Localizing California Waters 2016 Conference
October 28, 2016
Evergreen Lodge is proud to be hosting the Localizing California Water Conference again this year. This eye-opening conference serves as a hands-on intensive for water conservation and reuse on both personal and commercial levels.
Newcomers to the water conservation scene and expert conservationists alike are invited to submerge themselves in 4 days jammed packed with seminars, workshops and panels featuring over 40 speakers. Take a look at the agenda online.
Space is limited but there are still a few seats available, with registration options ranging from $175 per day or $250 for a four-day pass. Both Evergreen Lodge and our sister property, Rush Creek Lodge, are extending special lodging rates to conference attendees (see details below).
Best of all, between sessions you can enjoy all of the amenities at both lodges, including live music, yoga, therapeutic massage, hot tub stargazing, and a wealth of other opportunities for fun and relaxation. Plus, our friendly Recreation team is here to help you make the most of your time with additional adventures in and around Yosemite.
Evergreen Lodge has been part of the Yosemite landscape for almost 100 years. As you look at the history of Evergreen Lodge it is fun to see how the lodge has adapted to the times and the needs of our area and visitors. Starting out as a stop along the Hetch Hetchy Railroad during the construction of the O’Shaughnessy Dam in 1921, then making its mark as a favorite local and tourist hangout with a hearty restaurant, full service gas station and lively dance patio, Evergreen’s constantly evolves to meet the demands of the ever changing world around us. The gas station has given way to electric charging stations and bike stands, and the dance patio faded into the past as a wealth of other activities and entertainment have made their way onto the scene.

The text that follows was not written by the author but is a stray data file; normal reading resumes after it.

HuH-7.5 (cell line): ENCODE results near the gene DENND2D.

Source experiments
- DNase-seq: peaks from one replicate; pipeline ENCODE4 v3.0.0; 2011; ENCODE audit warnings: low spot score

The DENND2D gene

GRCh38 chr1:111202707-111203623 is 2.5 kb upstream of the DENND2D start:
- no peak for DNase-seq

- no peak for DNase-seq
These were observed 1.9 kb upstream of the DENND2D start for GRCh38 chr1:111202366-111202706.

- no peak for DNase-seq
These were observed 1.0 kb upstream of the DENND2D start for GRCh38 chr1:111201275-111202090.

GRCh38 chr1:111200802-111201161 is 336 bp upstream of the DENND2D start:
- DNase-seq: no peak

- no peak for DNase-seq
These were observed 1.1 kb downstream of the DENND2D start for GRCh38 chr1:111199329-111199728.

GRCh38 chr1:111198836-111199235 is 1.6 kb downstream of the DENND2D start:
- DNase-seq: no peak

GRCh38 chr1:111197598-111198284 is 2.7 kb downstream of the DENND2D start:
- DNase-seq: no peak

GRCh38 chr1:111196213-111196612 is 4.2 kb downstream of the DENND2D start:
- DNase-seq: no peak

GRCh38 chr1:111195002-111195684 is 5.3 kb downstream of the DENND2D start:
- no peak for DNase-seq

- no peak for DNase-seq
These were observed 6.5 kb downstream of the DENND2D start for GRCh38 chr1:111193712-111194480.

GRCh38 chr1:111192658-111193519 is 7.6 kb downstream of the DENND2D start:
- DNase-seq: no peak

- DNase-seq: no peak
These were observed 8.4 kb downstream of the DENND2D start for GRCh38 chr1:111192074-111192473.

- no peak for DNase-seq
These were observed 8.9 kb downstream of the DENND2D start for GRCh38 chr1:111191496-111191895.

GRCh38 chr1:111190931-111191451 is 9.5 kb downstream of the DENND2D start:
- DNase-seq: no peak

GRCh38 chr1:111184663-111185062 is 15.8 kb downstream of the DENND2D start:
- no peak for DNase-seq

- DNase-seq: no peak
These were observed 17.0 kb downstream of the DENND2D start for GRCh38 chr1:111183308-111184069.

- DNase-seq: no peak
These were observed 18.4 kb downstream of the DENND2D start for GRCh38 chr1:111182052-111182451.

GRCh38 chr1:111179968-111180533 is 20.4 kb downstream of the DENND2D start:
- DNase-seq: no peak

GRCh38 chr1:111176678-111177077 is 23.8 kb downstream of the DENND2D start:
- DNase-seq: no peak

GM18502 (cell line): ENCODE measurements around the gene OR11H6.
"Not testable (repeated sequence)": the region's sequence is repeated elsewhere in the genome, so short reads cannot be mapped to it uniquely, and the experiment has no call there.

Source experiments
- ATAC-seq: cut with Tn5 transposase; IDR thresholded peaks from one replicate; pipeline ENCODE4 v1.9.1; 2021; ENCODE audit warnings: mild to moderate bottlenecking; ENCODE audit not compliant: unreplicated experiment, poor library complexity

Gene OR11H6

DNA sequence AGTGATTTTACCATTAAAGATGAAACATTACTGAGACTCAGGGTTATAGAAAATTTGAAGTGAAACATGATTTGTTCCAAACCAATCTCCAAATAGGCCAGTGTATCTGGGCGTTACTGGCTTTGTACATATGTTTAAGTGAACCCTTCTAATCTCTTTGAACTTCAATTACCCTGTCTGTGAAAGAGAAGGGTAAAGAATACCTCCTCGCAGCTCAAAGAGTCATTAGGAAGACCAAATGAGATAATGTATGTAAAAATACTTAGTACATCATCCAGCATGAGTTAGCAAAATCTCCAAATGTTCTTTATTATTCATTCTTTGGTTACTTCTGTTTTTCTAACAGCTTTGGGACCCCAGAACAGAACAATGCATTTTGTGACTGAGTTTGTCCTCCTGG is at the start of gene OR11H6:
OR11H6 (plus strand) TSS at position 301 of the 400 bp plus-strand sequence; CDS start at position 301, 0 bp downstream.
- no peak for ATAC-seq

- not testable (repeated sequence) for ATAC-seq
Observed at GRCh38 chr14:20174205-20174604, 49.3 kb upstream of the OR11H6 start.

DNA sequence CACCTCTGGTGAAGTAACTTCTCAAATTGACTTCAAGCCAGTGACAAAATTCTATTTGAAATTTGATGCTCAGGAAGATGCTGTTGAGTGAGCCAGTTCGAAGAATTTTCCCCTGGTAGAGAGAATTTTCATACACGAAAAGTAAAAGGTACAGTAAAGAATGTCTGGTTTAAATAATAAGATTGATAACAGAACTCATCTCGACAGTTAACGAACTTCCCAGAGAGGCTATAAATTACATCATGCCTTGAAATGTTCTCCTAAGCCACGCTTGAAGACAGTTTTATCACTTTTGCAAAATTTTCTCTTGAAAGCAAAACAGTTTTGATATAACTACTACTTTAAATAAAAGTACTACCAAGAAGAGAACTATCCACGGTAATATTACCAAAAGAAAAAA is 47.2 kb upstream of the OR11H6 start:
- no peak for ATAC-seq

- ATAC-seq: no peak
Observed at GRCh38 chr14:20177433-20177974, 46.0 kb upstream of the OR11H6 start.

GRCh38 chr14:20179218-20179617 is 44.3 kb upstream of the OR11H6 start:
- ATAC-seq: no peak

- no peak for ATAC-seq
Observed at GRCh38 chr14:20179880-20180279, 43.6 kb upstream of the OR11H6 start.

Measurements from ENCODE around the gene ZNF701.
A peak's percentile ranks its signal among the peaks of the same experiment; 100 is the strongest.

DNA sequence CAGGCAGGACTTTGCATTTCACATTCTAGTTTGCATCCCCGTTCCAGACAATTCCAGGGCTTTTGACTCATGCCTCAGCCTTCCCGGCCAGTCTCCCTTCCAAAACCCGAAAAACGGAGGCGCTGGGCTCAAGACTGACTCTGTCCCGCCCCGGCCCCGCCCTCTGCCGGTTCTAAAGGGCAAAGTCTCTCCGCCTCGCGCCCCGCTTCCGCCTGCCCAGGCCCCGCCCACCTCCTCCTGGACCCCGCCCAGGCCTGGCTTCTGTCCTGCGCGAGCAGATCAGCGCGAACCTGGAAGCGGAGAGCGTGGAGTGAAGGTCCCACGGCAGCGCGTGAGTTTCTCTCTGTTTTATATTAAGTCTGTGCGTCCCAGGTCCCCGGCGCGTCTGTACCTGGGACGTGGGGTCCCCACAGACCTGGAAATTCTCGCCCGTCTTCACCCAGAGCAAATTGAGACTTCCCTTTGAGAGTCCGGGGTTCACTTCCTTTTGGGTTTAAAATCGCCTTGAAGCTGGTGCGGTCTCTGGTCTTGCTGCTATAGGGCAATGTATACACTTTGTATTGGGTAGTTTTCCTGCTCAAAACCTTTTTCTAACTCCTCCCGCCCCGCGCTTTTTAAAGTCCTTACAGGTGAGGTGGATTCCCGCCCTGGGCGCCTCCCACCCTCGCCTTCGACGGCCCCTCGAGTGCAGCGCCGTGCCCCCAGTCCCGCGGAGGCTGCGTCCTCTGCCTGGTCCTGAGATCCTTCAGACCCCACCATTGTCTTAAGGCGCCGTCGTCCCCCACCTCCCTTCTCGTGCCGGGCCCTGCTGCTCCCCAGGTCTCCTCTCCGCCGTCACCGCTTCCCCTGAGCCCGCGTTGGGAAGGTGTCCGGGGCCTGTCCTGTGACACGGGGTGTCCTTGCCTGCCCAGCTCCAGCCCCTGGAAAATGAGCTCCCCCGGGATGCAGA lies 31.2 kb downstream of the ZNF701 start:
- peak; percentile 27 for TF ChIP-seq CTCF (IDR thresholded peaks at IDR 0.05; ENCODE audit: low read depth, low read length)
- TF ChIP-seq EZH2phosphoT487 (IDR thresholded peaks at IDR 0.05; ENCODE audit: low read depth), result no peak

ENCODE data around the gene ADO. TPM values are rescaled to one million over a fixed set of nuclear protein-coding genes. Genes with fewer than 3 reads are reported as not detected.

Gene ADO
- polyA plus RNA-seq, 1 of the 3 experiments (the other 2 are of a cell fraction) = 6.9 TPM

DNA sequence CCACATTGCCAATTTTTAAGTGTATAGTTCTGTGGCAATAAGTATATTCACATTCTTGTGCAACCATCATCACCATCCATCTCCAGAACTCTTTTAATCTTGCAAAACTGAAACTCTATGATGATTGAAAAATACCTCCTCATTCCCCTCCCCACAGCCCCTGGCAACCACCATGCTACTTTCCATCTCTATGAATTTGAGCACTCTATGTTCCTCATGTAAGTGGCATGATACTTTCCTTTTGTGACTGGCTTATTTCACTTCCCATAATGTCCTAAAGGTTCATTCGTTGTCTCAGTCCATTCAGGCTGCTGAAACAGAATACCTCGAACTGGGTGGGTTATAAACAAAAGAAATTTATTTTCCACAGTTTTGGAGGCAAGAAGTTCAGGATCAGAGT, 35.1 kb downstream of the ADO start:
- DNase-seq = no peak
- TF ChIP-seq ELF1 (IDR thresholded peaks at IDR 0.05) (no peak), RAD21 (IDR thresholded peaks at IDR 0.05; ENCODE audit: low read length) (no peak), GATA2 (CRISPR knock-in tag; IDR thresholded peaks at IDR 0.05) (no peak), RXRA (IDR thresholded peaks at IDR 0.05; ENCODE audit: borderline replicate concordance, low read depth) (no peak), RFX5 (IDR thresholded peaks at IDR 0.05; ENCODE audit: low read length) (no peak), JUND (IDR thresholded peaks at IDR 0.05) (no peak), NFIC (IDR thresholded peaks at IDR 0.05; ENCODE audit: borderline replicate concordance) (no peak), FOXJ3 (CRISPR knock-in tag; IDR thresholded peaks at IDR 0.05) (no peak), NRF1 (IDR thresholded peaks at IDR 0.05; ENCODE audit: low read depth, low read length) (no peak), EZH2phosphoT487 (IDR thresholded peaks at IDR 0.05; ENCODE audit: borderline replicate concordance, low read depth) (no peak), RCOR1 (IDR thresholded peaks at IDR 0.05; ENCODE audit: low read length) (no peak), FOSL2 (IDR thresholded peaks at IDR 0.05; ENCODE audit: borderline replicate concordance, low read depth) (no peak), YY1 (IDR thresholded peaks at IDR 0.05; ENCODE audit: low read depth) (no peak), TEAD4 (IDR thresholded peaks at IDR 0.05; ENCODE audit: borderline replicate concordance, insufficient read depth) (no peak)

As part of its environmental mission, the Evergreen has been focusing on water conservation for many years. The main source of water for most structures in our region are reservoirs that have been collecting water for ages. Local experts jokingly refer to it as dinosaur water! Since the Evergreen also relies on this type of well water, finding ways to adapt our water systems to a more environmentally conscious system was a must.
It only felt right that our owners of the Evergreen Lodge pair up with local water conservationist, Regina Hirsch and her brilliant crew at Sierra Watershed Progressive to make sure we are using our water in the most efficient manner possible. What to do, how to do it and why bother – important considerations Regina helped us navigate in our journey to create a more environmentally-friendly and sustainable business, and make sure we’re doing our part to alleviate the stresses of the drought.
The Sierra Watershed Progressive adapted our guest cabins, staff housing and commercial laundry to recycle roughly 1.8 million gallons of water annually in 2010. Being one of the largest permitted greywater installations in Tuolumne County at the time, Evergreen Lodge’s system has served as a case study for the potential of larger, commercial greywater systems, as well as operations of greywater systems in colder four season environments.